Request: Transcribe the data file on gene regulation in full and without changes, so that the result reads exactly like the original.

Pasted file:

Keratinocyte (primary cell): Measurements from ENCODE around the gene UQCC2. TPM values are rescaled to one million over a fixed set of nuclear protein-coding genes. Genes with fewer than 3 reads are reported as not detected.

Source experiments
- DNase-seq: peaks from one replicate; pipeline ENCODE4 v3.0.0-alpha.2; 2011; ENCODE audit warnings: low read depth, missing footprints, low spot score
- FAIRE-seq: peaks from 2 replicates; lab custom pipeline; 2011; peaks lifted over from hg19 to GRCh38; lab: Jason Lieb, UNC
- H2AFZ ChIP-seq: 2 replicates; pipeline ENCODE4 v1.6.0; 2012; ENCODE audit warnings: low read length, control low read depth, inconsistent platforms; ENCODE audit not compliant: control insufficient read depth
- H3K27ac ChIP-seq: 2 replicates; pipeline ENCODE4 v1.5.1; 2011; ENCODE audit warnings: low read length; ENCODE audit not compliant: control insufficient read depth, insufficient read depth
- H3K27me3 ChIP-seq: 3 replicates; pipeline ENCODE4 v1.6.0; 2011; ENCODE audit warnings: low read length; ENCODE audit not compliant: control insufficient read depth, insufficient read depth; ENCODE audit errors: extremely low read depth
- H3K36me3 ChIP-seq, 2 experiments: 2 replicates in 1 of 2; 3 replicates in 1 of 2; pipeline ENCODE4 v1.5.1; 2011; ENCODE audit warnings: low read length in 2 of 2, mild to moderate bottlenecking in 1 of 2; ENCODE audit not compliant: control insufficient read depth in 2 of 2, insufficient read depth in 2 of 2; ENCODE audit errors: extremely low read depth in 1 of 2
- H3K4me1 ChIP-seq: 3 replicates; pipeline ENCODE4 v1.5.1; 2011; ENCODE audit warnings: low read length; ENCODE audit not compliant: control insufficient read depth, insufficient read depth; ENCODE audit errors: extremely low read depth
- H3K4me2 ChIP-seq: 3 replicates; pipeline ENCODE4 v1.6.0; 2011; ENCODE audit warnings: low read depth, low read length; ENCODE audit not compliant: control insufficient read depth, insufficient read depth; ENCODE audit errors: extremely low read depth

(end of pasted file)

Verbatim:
Keratinocyte (primary cell): Measurements from ENCODE around the gene UQCC2. TPM values are rescaled to one million over a fixed set of nuclear protein-coding genes. Genes with fewer than 3 reads are reported as not detected.

Source experiments
- DNase-seq: peaks from one replicate; pipeline ENCODE4 v3.0.0-alpha.2; 2011; ENCODE audit warnings: low read depth, missing footprints, low spot score
- FAIRE-seq: peaks from 2 replicates; lab custom pipeline; 2011; peaks lifted over from hg19 to GRCh38; lab: Jason Lieb, UNC
- H2AFZ ChIP-seq: 2 replicates; pipeline ENCODE4 v1.6.0; 2012; ENCODE audit warnings: low read length, control low read depth, inconsistent platforms; ENCODE audit not compliant: control insufficient read depth
- H3K27ac ChIP-seq: 2 replicates; pipeline ENCODE4 v1.5.1; 2011; ENCODE audit warnings: low read length; ENCODE audit not compliant: control insufficient read depth, insufficient read depth
- H3K27me3 ChIP-seq: 3 replicates; pipeline ENCODE4 v1.6.0; 2011; ENCODE audit warnings: low read length; ENCODE audit not compliant: control insufficient read depth, insufficient read depth; ENCODE audit errors: extremely low read depth
- H3K36me3 ChIP-seq, 2 experiments: 2 replicates in 1 of 2; 3 replicates in 1 of 2; pipeline ENCODE4 v1.5.1; 2011; ENCODE audit warnings: low read length in 2 of 2, mild to moderate bottlenecking in 1 of 2; ENCODE audit not compliant: control insufficient read depth in 2 of 2, insufficient read depth in 2 of 2; ENCODE audit errors: extremely low read depth in 1 of 2
- H3K4me1 ChIP-seq: 3 replicates; pipeline ENCODE4 v1.5.1; 2011; ENCODE audit warnings: low read length; ENCODE audit not compliant: control insufficient read depth, insufficient read depth; ENCODE audit errors: extremely low read depth
- H3K4me2 ChIP-seq: 3 replicates; pipeline ENCODE4 v1.6.0; 2011; ENCODE audit warnings: low read depth, low read length; ENCODE audit not compliant: control insufficient read depth, insufficient read depth; ENCODE audit errors: extremely low read depth